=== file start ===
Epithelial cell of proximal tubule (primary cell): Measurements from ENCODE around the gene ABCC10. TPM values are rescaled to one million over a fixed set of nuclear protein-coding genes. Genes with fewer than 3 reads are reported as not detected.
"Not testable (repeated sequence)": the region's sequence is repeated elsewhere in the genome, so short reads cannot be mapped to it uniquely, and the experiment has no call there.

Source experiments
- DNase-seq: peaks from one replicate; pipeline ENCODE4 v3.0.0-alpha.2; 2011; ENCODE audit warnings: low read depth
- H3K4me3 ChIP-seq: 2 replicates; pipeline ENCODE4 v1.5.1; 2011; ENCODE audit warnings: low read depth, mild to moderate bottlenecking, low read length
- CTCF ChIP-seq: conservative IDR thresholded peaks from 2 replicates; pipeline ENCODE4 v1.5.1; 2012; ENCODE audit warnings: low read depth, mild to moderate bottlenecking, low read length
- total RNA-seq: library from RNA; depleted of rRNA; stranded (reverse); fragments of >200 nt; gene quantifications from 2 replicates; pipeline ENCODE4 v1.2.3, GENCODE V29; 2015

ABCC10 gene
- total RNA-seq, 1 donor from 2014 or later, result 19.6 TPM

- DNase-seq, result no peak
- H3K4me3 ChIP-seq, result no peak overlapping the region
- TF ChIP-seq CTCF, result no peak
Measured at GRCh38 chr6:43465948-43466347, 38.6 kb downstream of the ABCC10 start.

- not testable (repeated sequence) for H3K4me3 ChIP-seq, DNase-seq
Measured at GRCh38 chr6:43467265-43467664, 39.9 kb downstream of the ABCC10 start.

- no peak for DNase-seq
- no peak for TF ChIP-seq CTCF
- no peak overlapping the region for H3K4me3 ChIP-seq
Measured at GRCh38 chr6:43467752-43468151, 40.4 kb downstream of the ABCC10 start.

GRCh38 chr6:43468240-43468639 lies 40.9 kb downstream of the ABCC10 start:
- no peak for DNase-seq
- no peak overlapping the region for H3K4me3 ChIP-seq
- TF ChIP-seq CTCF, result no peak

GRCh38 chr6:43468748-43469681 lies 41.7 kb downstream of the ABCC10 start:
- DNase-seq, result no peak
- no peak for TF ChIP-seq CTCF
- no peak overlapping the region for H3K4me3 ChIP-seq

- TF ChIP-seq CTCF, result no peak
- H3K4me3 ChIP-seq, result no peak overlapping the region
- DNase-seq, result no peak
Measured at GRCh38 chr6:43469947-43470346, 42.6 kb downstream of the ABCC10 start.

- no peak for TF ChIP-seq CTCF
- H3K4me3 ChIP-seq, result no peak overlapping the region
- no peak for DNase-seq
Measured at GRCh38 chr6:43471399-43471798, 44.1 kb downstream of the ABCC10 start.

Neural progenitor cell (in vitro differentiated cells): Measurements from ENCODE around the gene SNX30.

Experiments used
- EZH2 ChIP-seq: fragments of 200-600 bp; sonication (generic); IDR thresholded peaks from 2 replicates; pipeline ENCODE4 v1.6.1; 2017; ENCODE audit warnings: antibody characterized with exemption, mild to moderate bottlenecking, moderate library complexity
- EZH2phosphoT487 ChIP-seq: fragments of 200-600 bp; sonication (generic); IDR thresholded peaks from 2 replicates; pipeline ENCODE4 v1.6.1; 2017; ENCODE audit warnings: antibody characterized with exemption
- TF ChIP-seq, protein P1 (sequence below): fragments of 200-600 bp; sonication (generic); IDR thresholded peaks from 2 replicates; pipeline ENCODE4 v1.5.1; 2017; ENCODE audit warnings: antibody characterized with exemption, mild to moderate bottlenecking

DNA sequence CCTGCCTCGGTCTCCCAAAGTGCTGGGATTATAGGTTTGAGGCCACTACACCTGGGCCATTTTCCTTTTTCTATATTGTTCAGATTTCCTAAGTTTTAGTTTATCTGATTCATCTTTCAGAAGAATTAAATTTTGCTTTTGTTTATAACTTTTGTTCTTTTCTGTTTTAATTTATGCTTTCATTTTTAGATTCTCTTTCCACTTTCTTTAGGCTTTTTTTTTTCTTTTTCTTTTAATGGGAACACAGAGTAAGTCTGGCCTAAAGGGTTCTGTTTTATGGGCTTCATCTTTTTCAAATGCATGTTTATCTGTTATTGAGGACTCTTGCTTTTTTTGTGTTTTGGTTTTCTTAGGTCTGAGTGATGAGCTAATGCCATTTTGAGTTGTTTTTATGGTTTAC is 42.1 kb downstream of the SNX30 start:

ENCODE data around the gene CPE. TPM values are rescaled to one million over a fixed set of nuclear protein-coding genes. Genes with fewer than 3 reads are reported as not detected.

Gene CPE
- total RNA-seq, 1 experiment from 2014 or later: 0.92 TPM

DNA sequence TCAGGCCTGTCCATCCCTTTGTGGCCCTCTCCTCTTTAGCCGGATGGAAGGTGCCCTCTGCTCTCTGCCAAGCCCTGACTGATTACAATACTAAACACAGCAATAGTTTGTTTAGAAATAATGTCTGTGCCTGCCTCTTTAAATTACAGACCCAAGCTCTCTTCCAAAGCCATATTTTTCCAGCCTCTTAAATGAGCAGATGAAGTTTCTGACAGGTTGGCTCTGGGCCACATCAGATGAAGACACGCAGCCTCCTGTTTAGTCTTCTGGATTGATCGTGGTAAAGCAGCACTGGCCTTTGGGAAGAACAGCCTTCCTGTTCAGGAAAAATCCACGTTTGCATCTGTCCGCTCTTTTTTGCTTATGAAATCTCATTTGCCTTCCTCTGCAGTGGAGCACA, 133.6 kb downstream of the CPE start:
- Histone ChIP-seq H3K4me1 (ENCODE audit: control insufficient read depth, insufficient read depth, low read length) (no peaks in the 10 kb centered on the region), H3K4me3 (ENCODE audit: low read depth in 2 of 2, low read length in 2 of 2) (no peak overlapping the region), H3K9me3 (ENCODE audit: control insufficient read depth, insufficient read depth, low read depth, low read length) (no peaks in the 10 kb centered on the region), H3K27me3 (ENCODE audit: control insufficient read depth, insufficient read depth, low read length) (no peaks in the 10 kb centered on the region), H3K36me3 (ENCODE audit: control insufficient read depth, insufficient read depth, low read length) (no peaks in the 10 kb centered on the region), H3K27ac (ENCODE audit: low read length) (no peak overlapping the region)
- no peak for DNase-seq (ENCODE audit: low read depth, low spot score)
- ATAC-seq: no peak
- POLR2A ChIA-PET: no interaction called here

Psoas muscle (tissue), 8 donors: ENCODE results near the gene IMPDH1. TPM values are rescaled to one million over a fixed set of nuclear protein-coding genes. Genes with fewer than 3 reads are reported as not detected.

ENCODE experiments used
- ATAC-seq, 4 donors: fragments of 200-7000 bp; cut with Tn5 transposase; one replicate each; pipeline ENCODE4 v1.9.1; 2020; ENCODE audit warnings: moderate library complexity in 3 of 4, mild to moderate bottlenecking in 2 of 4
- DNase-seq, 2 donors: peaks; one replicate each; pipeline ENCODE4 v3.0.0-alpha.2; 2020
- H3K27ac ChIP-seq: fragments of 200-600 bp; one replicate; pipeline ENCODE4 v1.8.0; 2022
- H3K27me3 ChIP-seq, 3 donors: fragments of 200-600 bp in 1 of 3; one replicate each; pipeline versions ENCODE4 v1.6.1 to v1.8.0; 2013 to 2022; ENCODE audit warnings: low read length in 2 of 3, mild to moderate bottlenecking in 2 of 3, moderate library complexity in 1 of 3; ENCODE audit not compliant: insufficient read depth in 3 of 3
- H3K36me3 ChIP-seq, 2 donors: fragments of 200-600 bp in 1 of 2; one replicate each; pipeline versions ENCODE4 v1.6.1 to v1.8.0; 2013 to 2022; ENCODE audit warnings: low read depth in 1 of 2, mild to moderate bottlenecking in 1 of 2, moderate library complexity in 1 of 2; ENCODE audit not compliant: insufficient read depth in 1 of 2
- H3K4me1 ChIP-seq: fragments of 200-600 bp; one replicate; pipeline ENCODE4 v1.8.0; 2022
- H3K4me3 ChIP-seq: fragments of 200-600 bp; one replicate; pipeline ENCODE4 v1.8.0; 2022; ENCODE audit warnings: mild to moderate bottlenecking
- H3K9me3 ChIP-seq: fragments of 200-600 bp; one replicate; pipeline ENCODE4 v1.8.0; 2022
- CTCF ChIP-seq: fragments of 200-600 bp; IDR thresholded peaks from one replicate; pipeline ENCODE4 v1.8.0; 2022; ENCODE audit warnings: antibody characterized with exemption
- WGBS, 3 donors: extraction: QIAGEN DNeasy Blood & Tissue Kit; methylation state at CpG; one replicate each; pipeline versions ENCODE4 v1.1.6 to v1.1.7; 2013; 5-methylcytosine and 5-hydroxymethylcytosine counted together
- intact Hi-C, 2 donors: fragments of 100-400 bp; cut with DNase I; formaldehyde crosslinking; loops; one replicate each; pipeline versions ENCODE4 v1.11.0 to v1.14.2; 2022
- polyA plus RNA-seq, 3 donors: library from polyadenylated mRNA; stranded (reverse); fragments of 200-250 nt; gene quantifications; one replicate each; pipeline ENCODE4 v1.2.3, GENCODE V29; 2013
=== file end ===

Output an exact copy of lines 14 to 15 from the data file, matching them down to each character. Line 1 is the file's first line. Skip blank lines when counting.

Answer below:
- not testable (repeated sequence) for H3K4me3 ChIP-seq, DNase-seq
Measured at GRCh38 chr6:43467265-43467664, 39.9 kb downstream of the ABCC10 start.